This is an excerpt from EERE Network News, a weekly electronic newsletter.
Microbes Found to Convert Organic Matter Into Electricity
Researchers at the University of Massachusetts (UMass) have found that a class of energy-harvesting microbes known as "Geobacters" can convert organic matter into electrical energy. In a January issue of Science magazine, the researchers reported on how they built a simple battery using mud from Boston Harbor and two graphite electrodes. They then determined that Geobacters were responsible for generating the electricity. After other microorganisms broke down the large organic molecules in the mud into acetate, the Geobacters were able to transfer electrons from the acetate molecules to the graphite electrode, generating a current. The Geobacters were also able to generate electricity from toluene. One possible application, according to the researchers, would be to harvest sediment on the ocean floor to generate electricity for deep-sea submarines. See the UMass press release.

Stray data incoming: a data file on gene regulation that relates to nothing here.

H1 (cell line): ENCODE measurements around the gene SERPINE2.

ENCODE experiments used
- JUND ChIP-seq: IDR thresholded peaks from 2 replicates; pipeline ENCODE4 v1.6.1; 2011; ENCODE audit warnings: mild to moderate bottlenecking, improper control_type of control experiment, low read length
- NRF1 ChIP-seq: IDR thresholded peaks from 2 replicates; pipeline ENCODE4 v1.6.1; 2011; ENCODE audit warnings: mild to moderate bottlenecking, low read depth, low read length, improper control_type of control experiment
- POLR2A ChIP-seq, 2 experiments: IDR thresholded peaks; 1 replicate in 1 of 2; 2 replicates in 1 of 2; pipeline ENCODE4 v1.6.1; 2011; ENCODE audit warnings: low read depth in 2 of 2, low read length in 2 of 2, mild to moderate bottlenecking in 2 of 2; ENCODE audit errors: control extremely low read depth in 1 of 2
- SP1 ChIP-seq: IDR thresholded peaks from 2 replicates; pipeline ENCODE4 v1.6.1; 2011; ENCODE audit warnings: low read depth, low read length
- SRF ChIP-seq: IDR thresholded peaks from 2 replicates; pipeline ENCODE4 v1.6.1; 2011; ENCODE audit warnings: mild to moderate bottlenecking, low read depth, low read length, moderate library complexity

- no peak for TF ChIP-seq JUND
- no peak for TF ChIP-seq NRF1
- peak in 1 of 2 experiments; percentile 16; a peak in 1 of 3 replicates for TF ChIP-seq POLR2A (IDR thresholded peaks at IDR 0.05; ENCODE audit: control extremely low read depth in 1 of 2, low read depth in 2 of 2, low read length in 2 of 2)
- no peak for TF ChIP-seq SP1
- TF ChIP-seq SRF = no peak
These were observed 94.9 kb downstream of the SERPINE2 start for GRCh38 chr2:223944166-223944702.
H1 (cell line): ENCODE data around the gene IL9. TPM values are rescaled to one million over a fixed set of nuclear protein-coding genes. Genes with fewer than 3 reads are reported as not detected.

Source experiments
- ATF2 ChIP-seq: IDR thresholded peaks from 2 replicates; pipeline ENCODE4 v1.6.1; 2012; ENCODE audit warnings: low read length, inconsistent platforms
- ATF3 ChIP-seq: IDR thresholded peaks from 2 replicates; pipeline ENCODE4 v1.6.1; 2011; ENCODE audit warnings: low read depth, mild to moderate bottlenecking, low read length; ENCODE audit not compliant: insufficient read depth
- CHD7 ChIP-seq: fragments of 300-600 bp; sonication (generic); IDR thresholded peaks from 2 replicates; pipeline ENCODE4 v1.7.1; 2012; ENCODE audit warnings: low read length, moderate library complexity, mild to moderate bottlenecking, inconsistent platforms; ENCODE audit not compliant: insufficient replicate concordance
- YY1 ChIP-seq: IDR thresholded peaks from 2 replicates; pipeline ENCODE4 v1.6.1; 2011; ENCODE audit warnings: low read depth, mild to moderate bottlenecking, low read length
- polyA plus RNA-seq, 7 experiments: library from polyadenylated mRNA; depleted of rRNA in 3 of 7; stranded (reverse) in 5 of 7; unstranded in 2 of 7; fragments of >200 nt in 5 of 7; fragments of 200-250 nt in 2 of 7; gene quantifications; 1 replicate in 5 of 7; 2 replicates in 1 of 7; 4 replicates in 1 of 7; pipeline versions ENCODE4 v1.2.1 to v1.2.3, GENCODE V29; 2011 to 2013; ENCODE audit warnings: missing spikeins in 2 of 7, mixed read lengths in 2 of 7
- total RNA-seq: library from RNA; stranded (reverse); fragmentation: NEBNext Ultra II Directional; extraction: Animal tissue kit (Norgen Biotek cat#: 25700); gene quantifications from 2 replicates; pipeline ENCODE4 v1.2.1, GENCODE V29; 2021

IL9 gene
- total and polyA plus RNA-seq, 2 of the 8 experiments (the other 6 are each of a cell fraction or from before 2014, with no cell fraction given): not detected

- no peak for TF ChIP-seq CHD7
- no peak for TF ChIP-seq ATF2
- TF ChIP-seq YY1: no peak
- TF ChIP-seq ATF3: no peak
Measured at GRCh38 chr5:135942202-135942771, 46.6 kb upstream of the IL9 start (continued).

More traditional technologies for harvesting ocean energy draw on the mechanical energy of waves or tides and on the thermal energy of the ocean. To learn more about these technologies, see the EREN Ocean Energy page.